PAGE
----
UCL Discovery
UCL home » Library Services » Electronic resources » UCL Discovery

Childhood Socioeconomic Position and Objectively Measured Physical Capability Levels in Adulthood: A Systematic Review and Meta-Analysis

Birnie, K; Cooper, R; Martin, RM; Kuh, D; Sayer, AA; Alvarado, BE; Bayer, A; ... HALCyon Study Team; + view all (2011) Childhood Socioeconomic Position and Objectively Measured Physical Capability Levels in Adulthood: A Systematic Review and Meta-Analysis. PLOS ONE , 6 (1) , Article e15564. 10.1371/journal.pone.0015564. Green open access

[thumbnail of 1298697.pdf]
Preview
PDF
1298697.pdf

Download (760kB)

Abstract

Background: Grip strength, walking speed, chair rising and standing balance time are objective measures of physical capability that characterise current health and predict survival in older populations. Socioeconomic position (SEP) in childhood may influence the peak level of physical capability achieved in early adulthood, thereby affecting levels in later adulthood. We have undertaken a systematic review with meta-analyses to test the hypothesis that adverse childhood SEP is associated with lower levels of objectively measured physical capability in adulthood.Methods and Findings: Relevant studies published by May 2010 were identified through literature searches using EMBASE and MEDLINE. Unpublished results were obtained from study investigators. Results were provided by all study investigators in a standard format and pooled using random-effects meta-analyses. 19 studies were included in the review. Total sample sizes in meta-analyses ranged from N = 17,215 for chair rise time to N = 1,061,855 for grip strength. Although heterogeneity was detected, there was consistent evidence in age adjusted models that lower childhood SEP was associated with modest reductions in physical capability levels in adulthood: comparing the lowest with the highest childhood SEP there was a reduction in grip strength of 0.13 standard deviations (95% CI: 0.06, 0.21), a reduction in mean walking speed of 0.07 m/s (0.05, 0.10), an increase in mean chair rise time of 6% (4%, 8%) and an odds ratio of an inability to balance for 5s of 1.26 (1.02, 1.55). Adjustment for the potential mediating factors, adult SEP and body size attenuated associations greatly. However, despite this attenuation, for walking speed and chair rise time, there was still evidence of moderate associations.Conclusions: Policies targeting socioeconomic inequalities in childhood may have additional benefits in promoting the maintenance of independence in later life.

Type: Article
Title: Childhood Socioeconomic Position and Objectively Measured Physical Capability Levels in Adulthood: A Systematic Review and Meta-Analysis
Open access status: An open access version is available from UCL Discovery
DOI: 10.1371/journal.pone.0015564
Publisher version: http://dx.doi.org/10.1371/journal.pone.0015564
Language: English
Additional information: © 2011 Birnie et al. This is an open-access article distributed under the terms of the Creative Commons Attribution License, which permits unrestricted use, distribution, and reproduction in any medium, provided the original author and source are credited. KB is funded by a Research into Ageing PhD studentship (grant reference: 302). RC is receiving support from the HALCyon programme funded by the New Dynamics of Ageing (RES-353-25-0001). DK and RH are supported by the United Kingdom Medical Research Council. The Caerphilly Prospective Study was undertaken by the former MRC Epidemiology Unit (South Wales), and the Department of Social Medicine, University of Bristol, acts as the data custodian. The Boyd Orr cohort has received funding from the Medical Research Council, the World Cancer Research Fund, Research into Ageing, United Kingdom Survivors, the Economic and Social Research Council, the Wellcome Trust, and the British Heart Foundation. The Aberdeen Birth Cohort 1936 data collection was funded by the Biological Sciences Research Council (wave 1), the Alzheimer Research Trust and a career development award to LJW by the Wellcome Trust. The LBC1921 data were collected by grants from the Biotechnology and Biological Sciences Research Council (wave 1), a Royal Society-Wolfson Research Merit Award to IJD (wave 2), and the Chief Scientist Office of the Scottish Government (wave 3). The LBC1936 data were collected by a Research into Ageing programme grant; this research continues as part of the Help the Aged-funded Disconnected Mind project. The work was undertaken within The University of Edinburgh Centre for Cognitive Ageing and Cognitive Epidemiology, part of the cross council Lifelong Health and Wellbeing Initiative (G0700704/84698). Funding from the BBSRC, EPSRC, ESRC and MRC is gratefully acknowledged. The funders had no role in study design, data collection and analysis, decision to publish, or preparation of the manuscript.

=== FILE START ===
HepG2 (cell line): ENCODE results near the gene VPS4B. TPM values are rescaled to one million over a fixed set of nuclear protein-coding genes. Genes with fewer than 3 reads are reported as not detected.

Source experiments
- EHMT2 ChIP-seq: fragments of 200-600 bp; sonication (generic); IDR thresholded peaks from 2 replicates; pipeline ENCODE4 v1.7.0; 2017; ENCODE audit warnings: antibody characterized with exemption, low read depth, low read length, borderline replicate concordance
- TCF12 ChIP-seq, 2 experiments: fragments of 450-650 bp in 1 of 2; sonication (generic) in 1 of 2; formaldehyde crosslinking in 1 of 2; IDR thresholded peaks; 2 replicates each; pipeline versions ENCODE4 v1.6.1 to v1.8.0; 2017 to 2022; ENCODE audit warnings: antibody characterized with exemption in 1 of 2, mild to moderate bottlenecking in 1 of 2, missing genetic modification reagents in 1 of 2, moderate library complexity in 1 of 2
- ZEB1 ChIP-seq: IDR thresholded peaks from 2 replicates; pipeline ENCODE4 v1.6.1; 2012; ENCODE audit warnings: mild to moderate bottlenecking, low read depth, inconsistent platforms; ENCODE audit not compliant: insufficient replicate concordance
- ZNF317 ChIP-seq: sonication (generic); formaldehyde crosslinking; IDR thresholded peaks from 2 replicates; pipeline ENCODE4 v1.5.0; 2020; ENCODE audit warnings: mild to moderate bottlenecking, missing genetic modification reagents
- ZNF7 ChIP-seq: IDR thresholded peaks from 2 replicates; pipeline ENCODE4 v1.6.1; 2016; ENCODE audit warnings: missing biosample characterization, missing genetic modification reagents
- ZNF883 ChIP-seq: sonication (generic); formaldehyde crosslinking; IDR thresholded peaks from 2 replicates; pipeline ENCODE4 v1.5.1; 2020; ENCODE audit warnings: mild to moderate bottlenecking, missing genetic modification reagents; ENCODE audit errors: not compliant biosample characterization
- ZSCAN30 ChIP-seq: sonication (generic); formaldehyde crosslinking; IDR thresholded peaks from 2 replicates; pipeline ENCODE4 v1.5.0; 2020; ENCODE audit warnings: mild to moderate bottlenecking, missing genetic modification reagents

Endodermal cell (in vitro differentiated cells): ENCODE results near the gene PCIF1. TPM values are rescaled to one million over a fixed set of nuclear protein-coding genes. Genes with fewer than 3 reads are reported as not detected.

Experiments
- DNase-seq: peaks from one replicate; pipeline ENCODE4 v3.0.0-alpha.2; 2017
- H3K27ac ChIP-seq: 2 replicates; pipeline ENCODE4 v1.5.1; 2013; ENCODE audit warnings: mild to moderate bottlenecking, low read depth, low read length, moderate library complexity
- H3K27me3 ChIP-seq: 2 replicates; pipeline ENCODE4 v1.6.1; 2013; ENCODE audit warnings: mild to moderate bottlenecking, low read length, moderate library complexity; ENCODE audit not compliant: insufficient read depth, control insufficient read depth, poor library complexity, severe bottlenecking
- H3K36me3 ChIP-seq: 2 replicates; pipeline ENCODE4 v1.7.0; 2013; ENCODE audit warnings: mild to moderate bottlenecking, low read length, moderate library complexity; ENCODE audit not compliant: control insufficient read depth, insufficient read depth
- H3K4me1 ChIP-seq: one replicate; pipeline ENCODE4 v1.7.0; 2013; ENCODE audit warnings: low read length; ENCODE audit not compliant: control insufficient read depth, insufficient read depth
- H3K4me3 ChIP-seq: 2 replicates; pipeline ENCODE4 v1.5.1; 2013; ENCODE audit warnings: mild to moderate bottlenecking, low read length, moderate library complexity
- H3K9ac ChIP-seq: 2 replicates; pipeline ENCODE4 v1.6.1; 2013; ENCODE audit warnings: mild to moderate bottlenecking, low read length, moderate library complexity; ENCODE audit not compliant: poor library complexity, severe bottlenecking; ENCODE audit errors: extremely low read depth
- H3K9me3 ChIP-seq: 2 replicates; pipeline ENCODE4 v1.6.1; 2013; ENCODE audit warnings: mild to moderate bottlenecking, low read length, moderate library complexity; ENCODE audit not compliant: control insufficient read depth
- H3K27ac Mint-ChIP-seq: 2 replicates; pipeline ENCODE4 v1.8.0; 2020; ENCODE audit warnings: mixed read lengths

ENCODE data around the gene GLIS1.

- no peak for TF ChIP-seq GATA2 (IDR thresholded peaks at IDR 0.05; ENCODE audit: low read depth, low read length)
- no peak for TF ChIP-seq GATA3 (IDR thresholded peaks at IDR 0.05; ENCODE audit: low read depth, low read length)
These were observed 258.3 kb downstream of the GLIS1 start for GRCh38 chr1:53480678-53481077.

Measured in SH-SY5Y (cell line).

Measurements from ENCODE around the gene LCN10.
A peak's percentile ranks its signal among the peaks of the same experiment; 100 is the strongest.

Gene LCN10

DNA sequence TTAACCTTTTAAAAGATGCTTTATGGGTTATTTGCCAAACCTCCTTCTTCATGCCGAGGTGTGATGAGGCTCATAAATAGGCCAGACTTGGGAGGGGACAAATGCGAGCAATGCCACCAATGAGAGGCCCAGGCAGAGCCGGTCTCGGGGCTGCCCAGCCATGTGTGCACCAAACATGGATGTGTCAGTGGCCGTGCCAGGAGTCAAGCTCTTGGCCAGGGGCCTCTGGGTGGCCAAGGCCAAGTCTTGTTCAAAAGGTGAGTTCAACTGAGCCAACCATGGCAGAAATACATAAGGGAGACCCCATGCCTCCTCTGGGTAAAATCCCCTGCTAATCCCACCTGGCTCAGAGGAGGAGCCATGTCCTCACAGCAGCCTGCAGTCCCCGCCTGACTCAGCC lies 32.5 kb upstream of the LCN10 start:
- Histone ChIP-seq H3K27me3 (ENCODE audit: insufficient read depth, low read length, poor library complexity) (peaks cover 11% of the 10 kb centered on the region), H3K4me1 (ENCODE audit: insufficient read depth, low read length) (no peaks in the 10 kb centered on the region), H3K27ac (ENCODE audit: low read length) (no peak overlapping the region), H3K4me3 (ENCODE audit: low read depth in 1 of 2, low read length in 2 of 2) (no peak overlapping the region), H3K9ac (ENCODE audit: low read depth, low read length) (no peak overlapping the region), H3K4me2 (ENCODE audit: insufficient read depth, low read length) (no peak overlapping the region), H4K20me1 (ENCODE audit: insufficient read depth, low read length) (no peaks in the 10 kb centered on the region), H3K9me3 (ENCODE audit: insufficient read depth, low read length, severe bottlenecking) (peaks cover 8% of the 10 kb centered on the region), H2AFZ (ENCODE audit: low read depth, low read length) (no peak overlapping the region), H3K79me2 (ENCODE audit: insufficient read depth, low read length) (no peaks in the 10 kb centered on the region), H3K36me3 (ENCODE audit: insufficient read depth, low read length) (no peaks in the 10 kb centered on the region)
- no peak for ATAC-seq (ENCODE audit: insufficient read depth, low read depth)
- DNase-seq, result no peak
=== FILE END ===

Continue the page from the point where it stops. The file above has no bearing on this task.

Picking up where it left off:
Keywords: CAUSE-SPECIFIC MORTALITY, CORONARY-HEART-DISEASE, LIFE-COURSE APPROACH, BOYD-ORR COHORT, EARLY OLD-AGE, MUSCLE STRENGTH, GRIP STRENGTH, BIRTH COHORT, FOLLOW-UP, HERTFORDSHIRE COHORT
UCL classification: UCL > Provost and Vice Provost Offices > School of Life and Medical Sciences > Faculty of Population Health Sciences > Institute of Epidemiology and Health > Epidemiology and Public Health
URI: https://discovery.ucl.ac.uk/id/eprint/1298697
Downloads since deposit
95Downloads
Download activity - last month
Download activity - last 12 months
Downloads by country - last 12 months

Archive Staff Only

View Item View Item